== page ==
Woodhull, IL Native Hoping To Open A Grocery Store - News and Weather For The Quad Cities -

Woodhull, IL Native Hoping To Open A Grocery Store

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It's something Woodhull hasn't seen in a long time. Though the town is surrounded by farm land and crops there isn't a place to buy fresh produce. 

But it's the dream of a local woman who is trying to bring back local, healthy foods to the town with full support from the Woodhull community. 

Lorraine Anderson has lived in Woodhull for 52 years and lives across the street for the proposed location for a new full-fledged grocery story.

"The town needs something very, very bad," said Anderson. "I mean the town has died since I've been here and I think this will help the town and more people would probably come to town to see the store and to go to the store and I think that would be very interesting to have new people come around."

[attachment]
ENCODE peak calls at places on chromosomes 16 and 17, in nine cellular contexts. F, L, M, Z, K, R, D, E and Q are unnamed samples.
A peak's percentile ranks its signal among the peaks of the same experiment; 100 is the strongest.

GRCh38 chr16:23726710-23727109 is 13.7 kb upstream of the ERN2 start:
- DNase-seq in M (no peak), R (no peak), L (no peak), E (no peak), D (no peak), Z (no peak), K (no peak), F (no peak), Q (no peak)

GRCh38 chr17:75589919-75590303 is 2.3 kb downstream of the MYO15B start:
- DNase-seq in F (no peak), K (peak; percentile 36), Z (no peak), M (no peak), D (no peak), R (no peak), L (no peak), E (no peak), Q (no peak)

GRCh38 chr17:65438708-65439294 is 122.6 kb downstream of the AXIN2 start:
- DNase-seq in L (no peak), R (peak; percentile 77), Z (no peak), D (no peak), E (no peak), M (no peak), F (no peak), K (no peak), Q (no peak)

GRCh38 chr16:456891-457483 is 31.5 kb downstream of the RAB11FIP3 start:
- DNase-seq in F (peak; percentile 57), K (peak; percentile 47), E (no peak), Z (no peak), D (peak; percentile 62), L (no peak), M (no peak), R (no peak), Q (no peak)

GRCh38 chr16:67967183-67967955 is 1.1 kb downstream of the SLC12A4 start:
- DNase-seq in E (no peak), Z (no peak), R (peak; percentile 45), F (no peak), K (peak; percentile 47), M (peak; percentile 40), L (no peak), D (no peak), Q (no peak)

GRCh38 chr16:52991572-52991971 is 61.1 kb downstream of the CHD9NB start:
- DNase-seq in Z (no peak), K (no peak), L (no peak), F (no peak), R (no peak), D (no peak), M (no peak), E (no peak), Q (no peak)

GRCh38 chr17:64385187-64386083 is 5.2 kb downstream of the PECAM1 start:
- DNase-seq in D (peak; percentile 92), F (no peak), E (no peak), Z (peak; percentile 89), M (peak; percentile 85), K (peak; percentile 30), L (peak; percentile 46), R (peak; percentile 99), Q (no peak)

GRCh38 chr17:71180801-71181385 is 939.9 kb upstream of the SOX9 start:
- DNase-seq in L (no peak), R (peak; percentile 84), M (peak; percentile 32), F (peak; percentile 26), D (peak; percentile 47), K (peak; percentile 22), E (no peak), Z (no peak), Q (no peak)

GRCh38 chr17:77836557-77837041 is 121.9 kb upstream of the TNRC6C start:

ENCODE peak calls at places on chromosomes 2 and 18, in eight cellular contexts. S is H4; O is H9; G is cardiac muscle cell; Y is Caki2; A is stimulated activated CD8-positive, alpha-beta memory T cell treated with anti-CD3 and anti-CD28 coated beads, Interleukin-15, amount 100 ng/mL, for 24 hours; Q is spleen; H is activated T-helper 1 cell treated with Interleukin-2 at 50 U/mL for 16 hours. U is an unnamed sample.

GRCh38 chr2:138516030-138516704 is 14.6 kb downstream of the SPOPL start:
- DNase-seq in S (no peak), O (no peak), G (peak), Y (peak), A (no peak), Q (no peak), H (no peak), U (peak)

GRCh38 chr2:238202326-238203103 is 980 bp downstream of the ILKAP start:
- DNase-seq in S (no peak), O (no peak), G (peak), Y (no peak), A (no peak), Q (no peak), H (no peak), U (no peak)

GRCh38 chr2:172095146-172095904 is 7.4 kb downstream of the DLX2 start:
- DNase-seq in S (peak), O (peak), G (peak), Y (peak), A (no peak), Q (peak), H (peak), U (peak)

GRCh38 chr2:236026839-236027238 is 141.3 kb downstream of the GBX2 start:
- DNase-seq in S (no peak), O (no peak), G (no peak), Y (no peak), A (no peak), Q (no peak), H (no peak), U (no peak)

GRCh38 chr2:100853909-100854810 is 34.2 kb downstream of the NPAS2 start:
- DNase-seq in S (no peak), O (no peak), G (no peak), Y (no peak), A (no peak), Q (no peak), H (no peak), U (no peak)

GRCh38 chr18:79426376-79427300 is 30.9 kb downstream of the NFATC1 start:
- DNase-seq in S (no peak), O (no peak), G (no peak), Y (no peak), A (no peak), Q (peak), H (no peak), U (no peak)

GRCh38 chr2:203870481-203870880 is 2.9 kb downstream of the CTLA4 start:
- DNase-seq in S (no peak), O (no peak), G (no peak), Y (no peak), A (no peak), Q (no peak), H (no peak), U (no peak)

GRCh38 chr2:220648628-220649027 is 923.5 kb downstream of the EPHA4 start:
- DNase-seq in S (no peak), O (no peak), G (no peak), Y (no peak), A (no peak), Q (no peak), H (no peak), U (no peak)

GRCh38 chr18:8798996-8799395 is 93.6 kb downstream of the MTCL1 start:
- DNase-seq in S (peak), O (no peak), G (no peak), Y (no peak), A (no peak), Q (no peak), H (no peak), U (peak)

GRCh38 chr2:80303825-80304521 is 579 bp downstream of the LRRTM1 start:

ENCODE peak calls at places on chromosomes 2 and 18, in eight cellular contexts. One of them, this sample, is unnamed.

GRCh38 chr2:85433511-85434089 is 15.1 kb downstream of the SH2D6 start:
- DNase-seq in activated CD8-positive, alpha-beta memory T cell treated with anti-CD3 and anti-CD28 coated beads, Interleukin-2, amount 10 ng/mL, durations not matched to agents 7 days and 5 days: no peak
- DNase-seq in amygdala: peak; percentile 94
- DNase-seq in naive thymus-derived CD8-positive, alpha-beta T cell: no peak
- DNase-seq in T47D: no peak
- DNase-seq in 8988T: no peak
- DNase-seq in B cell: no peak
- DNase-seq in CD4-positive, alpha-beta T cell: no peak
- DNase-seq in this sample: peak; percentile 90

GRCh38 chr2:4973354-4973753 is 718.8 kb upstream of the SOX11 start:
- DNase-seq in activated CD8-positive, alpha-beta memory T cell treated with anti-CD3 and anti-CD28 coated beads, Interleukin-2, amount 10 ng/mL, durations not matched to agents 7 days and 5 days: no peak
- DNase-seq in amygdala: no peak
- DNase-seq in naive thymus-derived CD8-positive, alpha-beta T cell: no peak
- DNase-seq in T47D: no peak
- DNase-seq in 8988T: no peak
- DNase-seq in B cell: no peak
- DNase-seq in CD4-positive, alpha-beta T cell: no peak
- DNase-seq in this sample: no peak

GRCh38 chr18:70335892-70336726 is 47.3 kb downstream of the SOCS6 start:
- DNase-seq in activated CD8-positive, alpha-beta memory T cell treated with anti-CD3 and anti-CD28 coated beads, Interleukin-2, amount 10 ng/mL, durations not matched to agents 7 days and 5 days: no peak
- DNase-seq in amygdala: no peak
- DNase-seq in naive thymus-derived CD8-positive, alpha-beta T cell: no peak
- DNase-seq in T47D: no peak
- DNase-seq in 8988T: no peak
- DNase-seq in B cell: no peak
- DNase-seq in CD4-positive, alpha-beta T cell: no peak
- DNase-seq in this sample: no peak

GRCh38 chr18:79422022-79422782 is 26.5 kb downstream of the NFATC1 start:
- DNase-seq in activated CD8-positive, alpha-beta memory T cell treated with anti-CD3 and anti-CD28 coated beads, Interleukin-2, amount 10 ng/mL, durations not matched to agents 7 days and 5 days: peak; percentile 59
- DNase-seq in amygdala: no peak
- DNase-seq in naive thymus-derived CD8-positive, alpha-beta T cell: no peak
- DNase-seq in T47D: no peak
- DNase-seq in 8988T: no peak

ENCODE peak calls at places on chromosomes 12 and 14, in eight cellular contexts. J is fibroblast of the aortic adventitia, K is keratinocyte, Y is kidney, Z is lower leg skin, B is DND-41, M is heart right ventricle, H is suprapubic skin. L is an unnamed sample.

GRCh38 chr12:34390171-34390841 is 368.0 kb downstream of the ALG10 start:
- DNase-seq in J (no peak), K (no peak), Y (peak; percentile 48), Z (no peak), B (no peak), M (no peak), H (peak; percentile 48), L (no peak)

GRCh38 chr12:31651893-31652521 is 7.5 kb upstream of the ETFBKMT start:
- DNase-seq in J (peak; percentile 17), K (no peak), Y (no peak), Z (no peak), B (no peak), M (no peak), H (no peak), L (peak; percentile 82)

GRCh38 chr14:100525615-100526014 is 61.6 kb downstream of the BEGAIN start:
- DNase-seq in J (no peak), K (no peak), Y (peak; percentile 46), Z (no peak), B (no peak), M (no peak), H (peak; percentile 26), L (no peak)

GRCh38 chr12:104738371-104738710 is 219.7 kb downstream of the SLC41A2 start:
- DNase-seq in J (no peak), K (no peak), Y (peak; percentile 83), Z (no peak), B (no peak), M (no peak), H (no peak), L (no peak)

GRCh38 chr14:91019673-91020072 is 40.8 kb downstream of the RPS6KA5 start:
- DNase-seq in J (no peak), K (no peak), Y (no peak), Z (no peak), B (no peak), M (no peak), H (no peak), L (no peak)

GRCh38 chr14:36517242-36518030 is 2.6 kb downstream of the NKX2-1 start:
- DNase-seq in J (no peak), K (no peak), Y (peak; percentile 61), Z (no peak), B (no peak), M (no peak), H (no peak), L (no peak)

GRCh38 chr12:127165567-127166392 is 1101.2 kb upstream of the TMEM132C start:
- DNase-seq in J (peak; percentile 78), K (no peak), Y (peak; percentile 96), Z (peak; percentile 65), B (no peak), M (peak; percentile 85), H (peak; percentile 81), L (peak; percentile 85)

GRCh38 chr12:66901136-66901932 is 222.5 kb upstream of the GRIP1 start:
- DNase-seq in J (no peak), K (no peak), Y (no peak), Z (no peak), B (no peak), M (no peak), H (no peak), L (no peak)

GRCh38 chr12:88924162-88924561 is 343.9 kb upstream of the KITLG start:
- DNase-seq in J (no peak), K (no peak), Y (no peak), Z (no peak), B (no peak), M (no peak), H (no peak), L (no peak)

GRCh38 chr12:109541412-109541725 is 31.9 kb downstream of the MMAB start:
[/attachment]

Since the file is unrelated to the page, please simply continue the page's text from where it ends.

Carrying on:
Only about 800 people live in Woodhull, where the closest thing to a grocery store in their town is a convenience store. 

Lorraine drives 25 minutes to Galesburg to get staple items like fresh fruits and vegetables. 

One Woodhull native hopes to change that. 

"I started thinking about, what would I want in this store, why would I want this? And when I was back last August, I realized that I still really wanted to do this, that it was ridiculous that there wasn't a beautiful, vibrant little grocery there," said organizer for the new grocery store Stephanie Liljedahl Freeman.

Stephanie lives in California now, not planning to come back to Woodhull, but she couldn't shake the idea of opening a grocery store in her hometown. 

"I think this is what happens to a lot of our smaller towns where they only have access to the convenience foods," said Freeman. "They're not fresh foods, they're not great for you. It's not good for overall health."

Her vision is a simple one. She's working on getting local farmers to stock the shelves of the grocery store that would become "The Butter Churn".

"Selling all of the staples that you could possibly need," said Freeman. "Selling flour instead of cake mix. The eggs, the diary, the bread all of those things."

She raised just over $12,000 for the cause on IndieGoGo.com which will be used to help open the store. 

Stephanie freeman hopes to have "The Butter Churn" open sometime this summer. 


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